By Pariah S Burke Macworld.com | on May 24, 2010
Price: £238 plus VAT . upgrade £119 plus VAT
Pros: Lots of feature refinements; Easier proportional scaling; Includes Adobe Swatch Exchange import and export; FXG 2.0 export; Smoother gradients; Compound Shape tools; Better performance.
Cons: No new killer features.
Amidst the hubbub surrounding new features in other Adobe CS5 applications -- such as perspective drawing in Illustrator, puppet warp in Photoshop, and multiple page sizes in InDesign -- it’s easy to overlook the fact that Fireworks CS5 is also new. Although similar 'killer' features weren’t bestowed upon this vector and pixel Web and mobile graphics editor, Fireworks did get plenty of attention in the form of numerous, customer-driven refinements and fixes.
Formerly a complicated process that involved menu commands and dialog boxes, the important task of proportionately resizing objects using accurate numeric values has been made as simple as can be in Fireworks CS5. Now, you just activate the new Constrain Proportions icon on the Properties panel and a change to an object’s height or width adjusts the other dimension commensurately.
The Constrain Proportions control lets you change an object’s height and width in one step.
Similarly, the way to control whether a stroke aligns to the inside, outside, or center of a path is no longer buried; just click the appropriate stroke alignment button on the Properties panel. Most stroke properties can now be set directly from the Properties panel. A new Properties panel button offers instant access to the Edit Stroke dialog so that you can design that perfect custom stroke quickly—and you can save custom strokes for later application to other objects.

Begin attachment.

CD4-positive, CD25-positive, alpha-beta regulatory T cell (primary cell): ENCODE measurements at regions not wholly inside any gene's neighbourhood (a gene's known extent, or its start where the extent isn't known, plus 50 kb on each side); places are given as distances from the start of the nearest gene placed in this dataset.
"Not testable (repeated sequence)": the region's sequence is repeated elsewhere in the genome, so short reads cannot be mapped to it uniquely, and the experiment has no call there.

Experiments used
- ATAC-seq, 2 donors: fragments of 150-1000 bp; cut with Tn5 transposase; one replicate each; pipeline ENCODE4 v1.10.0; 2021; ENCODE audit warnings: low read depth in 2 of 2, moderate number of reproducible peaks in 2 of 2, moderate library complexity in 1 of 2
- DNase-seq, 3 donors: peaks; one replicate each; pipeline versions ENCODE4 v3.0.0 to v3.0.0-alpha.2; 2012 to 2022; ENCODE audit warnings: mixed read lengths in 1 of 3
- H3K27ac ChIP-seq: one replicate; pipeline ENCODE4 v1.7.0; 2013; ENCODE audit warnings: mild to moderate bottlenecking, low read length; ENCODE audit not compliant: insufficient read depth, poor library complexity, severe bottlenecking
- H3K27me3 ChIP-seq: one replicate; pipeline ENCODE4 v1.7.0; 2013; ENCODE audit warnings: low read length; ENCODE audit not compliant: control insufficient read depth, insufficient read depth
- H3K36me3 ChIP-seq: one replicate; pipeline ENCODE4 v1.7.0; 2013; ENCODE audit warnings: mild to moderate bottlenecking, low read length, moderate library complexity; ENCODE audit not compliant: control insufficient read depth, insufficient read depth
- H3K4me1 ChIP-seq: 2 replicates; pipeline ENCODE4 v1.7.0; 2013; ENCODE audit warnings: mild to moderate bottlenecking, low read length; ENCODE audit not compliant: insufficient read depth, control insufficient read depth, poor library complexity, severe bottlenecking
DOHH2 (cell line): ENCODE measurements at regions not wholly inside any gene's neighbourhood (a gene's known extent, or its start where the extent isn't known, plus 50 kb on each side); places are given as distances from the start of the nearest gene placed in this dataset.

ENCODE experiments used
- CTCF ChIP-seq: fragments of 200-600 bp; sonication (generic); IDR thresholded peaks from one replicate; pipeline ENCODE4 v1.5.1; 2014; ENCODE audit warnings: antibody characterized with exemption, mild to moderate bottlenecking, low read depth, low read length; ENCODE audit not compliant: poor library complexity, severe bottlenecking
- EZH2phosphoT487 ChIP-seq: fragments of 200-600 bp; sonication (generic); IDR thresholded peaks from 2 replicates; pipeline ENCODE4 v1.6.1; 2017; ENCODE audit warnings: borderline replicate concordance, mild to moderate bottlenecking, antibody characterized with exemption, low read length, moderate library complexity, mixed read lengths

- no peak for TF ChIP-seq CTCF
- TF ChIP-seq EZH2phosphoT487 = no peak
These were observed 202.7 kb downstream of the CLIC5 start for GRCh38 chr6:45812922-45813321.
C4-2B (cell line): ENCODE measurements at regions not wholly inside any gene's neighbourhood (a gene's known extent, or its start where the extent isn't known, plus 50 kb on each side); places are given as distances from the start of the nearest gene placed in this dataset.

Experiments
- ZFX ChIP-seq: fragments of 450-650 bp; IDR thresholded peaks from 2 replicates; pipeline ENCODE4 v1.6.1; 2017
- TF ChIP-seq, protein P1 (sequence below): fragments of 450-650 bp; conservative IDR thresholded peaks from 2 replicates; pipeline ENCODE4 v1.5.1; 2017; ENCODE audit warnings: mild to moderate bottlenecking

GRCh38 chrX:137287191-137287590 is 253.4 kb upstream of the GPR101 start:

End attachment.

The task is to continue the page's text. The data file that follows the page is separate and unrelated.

New Compound Shape tools in the Properties panel enable you to quickly build complex shapes from simple ones, and to work with multiple shapes as a group while still maintaining access to their individual paths.
Type handling, which received a major overhaul in Fireworks CS4, continues to be improved in CS5. Minor features that entail a major efficiency boost include: pasting editable text into Fireworks from Illustrator and Microsoft Office; a visual indicator when text is overset; keyboard shortcuts to adjust tracking and kerning; an undo for text edit changes; and more. There were several improvements to text selection functionality as well, including: non-contiguous text selection; triple-click to select an entire paragraph; quick selection of text with the same attributes (for example, all red text or all bold text at the same time in a text block).
Gradients received a welcome upgrade, too -- dithering. Colour banding has been a common problem with linear gradients in Fireworks. Now, in CS5, simply activate the new Gradient Dither control on the Properties panel to smooth the transition between colors in a linear gradient, virtually eliminating banding. A new Reverse Gradient button quickly inverts your gradients, swapping start for end.